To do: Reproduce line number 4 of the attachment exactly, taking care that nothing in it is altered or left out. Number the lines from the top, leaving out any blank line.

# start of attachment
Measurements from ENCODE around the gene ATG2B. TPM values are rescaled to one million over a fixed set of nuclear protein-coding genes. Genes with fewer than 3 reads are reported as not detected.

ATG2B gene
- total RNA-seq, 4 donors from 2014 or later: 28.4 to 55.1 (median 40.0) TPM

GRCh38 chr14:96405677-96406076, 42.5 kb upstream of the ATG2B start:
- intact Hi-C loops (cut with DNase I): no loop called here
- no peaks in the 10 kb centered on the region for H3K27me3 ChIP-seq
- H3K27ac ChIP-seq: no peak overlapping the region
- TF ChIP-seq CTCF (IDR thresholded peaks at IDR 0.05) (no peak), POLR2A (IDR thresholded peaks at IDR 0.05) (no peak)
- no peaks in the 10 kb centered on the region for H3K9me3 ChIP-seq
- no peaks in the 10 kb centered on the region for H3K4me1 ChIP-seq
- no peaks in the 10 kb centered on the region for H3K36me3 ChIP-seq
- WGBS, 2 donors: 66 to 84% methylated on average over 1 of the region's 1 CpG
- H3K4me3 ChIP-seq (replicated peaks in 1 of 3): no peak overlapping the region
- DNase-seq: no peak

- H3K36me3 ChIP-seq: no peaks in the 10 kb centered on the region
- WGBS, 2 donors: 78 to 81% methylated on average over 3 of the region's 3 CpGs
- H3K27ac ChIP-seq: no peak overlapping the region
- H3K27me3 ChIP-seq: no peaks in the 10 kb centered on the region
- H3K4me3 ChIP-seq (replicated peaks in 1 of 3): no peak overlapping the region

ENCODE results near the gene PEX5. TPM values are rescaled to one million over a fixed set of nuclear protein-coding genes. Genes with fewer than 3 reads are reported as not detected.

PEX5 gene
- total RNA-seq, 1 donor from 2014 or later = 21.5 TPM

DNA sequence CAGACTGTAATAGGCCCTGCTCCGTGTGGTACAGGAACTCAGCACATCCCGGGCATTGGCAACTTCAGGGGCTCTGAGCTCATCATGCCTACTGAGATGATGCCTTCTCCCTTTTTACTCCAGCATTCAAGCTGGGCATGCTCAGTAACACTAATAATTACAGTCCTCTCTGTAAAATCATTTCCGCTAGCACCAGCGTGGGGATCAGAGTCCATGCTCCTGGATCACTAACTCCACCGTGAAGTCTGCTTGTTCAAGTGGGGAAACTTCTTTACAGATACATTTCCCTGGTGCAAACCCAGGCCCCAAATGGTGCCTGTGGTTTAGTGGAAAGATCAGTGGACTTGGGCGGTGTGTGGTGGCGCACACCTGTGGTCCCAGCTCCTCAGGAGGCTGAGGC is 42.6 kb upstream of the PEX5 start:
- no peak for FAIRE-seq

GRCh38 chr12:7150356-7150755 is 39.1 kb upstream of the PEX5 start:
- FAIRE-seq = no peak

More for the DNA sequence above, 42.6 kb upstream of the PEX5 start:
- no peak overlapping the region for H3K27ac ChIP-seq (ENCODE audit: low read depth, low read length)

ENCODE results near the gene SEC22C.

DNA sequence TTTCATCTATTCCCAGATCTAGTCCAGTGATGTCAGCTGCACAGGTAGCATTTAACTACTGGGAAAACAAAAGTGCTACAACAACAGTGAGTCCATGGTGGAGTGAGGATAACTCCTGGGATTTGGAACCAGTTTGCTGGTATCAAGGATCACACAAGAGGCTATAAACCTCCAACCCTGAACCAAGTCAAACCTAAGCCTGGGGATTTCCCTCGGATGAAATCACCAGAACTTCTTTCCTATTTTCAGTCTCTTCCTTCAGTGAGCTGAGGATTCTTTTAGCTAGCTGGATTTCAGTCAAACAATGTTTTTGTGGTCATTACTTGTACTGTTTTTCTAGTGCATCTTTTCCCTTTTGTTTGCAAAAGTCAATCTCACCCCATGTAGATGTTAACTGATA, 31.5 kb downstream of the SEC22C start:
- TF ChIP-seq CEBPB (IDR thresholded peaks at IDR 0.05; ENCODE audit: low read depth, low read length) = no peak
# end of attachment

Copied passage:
GRCh38 chr14:96405677-96406076, 42.5 kb upstream of the ATG2B start: